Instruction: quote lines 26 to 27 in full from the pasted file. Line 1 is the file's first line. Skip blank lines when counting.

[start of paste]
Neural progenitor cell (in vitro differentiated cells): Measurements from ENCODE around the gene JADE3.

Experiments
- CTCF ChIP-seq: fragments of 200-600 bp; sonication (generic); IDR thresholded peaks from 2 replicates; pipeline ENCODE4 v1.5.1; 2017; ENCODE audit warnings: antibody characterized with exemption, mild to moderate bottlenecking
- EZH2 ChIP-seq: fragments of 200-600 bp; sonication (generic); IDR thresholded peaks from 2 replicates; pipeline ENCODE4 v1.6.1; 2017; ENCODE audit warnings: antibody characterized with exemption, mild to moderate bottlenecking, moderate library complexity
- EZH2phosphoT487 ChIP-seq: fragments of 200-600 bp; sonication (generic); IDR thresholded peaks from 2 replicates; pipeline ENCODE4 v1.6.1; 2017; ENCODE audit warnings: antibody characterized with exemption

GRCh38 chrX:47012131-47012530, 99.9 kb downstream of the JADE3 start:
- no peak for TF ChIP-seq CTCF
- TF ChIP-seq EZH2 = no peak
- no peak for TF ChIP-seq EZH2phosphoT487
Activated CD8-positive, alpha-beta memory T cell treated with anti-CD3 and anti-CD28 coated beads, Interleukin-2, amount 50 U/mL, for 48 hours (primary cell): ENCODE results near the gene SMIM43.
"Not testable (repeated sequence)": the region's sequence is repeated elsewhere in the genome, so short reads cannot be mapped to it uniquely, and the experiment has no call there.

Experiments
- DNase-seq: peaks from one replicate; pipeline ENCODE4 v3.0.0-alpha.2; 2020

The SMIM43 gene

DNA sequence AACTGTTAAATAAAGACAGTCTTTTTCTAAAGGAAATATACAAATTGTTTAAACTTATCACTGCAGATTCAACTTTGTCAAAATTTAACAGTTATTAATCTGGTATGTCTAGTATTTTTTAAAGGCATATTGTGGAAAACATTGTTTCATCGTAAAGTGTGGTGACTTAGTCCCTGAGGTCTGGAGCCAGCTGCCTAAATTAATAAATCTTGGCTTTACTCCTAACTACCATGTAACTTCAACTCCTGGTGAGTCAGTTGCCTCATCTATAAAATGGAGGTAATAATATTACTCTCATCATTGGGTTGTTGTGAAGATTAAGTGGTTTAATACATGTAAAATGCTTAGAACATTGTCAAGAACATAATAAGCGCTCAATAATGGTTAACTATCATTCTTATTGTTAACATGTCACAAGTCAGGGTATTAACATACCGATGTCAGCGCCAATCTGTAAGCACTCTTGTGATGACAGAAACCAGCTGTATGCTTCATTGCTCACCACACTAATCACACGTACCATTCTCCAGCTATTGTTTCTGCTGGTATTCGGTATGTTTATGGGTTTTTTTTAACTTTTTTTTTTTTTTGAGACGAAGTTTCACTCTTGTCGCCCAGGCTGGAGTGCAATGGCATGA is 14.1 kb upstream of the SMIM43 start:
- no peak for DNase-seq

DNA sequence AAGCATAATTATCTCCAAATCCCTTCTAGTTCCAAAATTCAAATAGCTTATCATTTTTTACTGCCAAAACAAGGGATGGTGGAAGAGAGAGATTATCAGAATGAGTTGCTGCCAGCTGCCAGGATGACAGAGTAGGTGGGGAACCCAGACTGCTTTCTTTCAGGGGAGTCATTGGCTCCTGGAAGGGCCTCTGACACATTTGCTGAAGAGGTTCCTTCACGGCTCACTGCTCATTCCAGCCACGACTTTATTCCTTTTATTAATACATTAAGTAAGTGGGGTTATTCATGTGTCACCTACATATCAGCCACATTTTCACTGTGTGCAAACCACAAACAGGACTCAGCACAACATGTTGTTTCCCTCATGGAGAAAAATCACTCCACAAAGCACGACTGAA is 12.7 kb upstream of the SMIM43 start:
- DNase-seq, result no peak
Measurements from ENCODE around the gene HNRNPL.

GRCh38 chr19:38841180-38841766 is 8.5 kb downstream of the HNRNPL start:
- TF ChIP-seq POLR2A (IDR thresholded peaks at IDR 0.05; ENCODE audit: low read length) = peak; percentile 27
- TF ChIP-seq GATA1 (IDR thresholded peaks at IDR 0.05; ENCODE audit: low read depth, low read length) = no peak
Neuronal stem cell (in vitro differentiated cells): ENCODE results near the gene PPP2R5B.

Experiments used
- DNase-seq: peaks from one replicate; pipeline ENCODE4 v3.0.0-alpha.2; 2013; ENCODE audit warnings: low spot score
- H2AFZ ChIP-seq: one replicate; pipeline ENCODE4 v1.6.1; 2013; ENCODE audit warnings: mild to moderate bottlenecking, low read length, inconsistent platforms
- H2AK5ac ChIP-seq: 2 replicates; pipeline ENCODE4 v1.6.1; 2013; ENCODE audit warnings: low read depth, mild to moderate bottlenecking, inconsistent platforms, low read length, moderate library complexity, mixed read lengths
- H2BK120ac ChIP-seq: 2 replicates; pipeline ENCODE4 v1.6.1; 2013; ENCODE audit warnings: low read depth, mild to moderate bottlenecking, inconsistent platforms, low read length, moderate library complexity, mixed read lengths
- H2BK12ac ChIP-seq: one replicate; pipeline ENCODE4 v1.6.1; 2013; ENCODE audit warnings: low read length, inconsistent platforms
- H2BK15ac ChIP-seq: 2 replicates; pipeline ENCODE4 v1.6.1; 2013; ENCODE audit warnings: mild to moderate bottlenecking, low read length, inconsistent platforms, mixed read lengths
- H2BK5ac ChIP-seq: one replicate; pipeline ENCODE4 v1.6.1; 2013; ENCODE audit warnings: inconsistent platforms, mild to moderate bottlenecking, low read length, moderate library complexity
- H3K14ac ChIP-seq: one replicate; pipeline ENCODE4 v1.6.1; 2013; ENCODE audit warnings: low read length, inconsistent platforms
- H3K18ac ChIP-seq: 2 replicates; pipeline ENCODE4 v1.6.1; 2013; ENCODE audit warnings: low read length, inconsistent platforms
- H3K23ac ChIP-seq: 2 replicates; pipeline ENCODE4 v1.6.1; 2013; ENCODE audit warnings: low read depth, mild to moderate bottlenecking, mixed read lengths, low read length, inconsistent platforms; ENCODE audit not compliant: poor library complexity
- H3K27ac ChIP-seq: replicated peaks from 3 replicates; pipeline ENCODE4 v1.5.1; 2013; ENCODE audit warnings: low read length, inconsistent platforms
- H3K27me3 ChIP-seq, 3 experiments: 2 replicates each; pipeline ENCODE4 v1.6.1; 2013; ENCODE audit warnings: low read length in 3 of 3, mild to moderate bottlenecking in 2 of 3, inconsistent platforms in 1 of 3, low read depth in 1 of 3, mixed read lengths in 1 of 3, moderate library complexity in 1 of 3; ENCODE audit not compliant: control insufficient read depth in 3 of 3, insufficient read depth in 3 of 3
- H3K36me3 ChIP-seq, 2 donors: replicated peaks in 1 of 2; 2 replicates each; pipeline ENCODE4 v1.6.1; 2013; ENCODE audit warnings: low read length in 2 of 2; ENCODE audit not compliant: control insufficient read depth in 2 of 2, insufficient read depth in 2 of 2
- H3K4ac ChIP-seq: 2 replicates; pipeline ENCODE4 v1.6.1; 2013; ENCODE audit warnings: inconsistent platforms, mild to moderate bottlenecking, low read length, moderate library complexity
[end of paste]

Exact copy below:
- H2AFZ ChIP-seq: one replicate; pipeline ENCODE4 v1.6.1; 2013; ENCODE audit warnings: mild to moderate bottlenecking, low read length, inconsistent platforms
- H2AK5ac ChIP-seq: 2 replicates; pipeline ENCODE4 v1.6.1; 2013; ENCODE audit warnings: low read depth, mild to moderate bottlenecking, inconsistent platforms, low read length, moderate library complexity, mixed read lengths